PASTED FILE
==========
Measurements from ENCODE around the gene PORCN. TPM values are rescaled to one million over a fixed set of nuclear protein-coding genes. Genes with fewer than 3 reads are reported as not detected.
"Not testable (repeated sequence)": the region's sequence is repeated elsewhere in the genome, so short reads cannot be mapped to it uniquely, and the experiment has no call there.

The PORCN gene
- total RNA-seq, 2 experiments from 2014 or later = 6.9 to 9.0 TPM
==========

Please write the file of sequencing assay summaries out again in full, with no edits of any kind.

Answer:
Measurements from ENCODE around the gene PORCN. TPM values are rescaled to one million over a fixed set of nuclear protein-coding genes. Genes with fewer than 3 reads are reported as not detected.
"Not testable (repeated sequence)": the region's sequence is repeated elsewhere in the genome, so short reads cannot be mapped to it uniquely, and the experiment has no call there.

The PORCN gene
- total RNA-seq, 2 experiments from 2014 or later = 6.9 to 9.0 TPM